Take federal dollars out of Planned Parenthood and you will start seeing unplanned pregnancies fall.

    And gimme a break with the old tired argument that you can’t stop sex. Nobody is saying that. But how about stopping Federally subsidized murder and then we can move forward to speaking to other issues.

    Speaking of Education. Let’s blow up the Department of Education and we could possibly see some Education without teaching kids how to put condoms on bananas.

  9. Darius October 28, 2008 at 1:46 pm #

    Paul, this is where you should finally address my comment from the other thread. You keep throwing out this hogwash about how repealing Roe v Wade won’t make any difference, but I laid out a clear and concise explanation why it will, both legally and culturally. Please respond.

  10. Paul October 28, 2008 at 2:22 pm #

    I was spammed. And it’s way too long to type again.

  11. Darius October 28, 2008 at 2:33 pm #

    Okay, we’ll have to wait for Denny.

  12. CH October 28, 2008 at 4:23 pm #

    Paul,

    Outlawing murder, rape, and robbery obviously hasn’t stopped any of those things from happening, so should we just allow them to be legal as well?

    The logic that outlawing abortion won’t reduce the number of abortions is almost incomprehensible its so ridiculous.

    Plus, you still have the issue of liberty. Even if overturning Roe didn’t drop abortions, the right to life is still an unalienable right, it needs to be given inherently.

    Your talk of education is beside the point. Do we not first outlaw murder, rape, robbery, then move to figure out how to reduce the number of crimes committed?

  13. Paul October 28, 2008 at 5:00 pm #

    CH,

    These arguments are getting ridiculous.

    Many on the religious right want to talk about slavery, rape, robbery, murder and other such heinous crimes using the same language that they use to talk about abortion.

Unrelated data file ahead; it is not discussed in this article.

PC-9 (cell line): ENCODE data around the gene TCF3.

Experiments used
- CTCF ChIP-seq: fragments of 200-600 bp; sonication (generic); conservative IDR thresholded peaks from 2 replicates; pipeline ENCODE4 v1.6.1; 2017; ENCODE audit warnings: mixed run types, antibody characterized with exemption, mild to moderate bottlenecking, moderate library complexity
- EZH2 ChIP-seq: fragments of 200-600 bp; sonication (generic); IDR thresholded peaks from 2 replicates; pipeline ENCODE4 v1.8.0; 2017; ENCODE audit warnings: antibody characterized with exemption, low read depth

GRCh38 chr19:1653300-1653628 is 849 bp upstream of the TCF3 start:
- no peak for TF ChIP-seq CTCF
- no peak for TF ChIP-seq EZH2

The problem is this: murder (in the legal sense), rape, robbery and slavery haven’t been legal for the last 35 years. No one has formed multiple lobbying groups to keep the interests of the murderers, rapists and robbers up front for 35 years.

    The problem is that abortion rights are seen as an equality issue, a privacy issue, a choice issue, and until the government steps in and legally defines life as starting at conception, it’s not (legally) a life and death issue.

    And, if you go to up to anyone outside of our circle of evangelicals, be they in the right, left or middle (in other words, 70% of the population), and you call them a murderer or a supporter of murder, they’re going to call you a jerk and worse. And those aren’t people on “the left.” Those are your average ordinary Joe the Six Pack Plumbers.

    So, talk about liberty and murder and the whatnot all you want. But until you change the vocabulary and the way that it’s used, you won’t get anywhere.

    Which is exactly why the people on the religious right that want to go around and around about why sex ed is wrong are doing nothing but keeping the abortion rates at a disgustingly high level.

  14. CH October 28, 2008 at 5:17 pm #

    So Paul, I suppose you would have said the same things to abolitionists, right?

    The point you are missing is the reason that pro-life people, evangelicals or otherwise, keep framing abortion in reference to murder and liberty is because that is precisely what the abortion issue is about, regardless of how the Federal government wants to define it.

    The right to life is a right granted by God, as our Founders wisely understood. And it is not the government’s job to define that right, merely to protect that right. But then again, most on the left would rather use the Declaration and Constitution as toliet paper than as a basis for law.

    Your logic is strange. One what grounds would you suggest that they argue their point? That the procedure is too expensive?

    And again, how in the world can you argue that outlawing the practice is not going to reduce the number of abortions?

  15. CH October 28, 2008 at 5:21 pm #

    Another question for you…what do you think would happen if the issue were allowed to go to the states?

    How many states would actually outlaw it? And I would beg to differ with you on the Joe Six Pack the Plumber. Most people that I know that are voting for Obama are pro-life. They are just convinced he’s not as pro-infanticide as he is, ala Donald Miller.

    I would venture to bet that most people in the US are against legalized abortions.

  16. CH October 28, 2008 at 5:31 pm #

    So I did a little research on the issue.

    It seems like the national sentiment on legalized abortions fluctuates (as with most issues). It now SEEMS that sentiment is in favor of the pro-choice side, however, it is still a hotly contested issue.

    But again, regardless of how the government wants to define it or what people believe, abortion violates the fundamental, GOD GIVEN, right to life. Therefore, any government that allows abortion is violating one of the most fundamental rights an individual has. With the people’s approval or otherwise.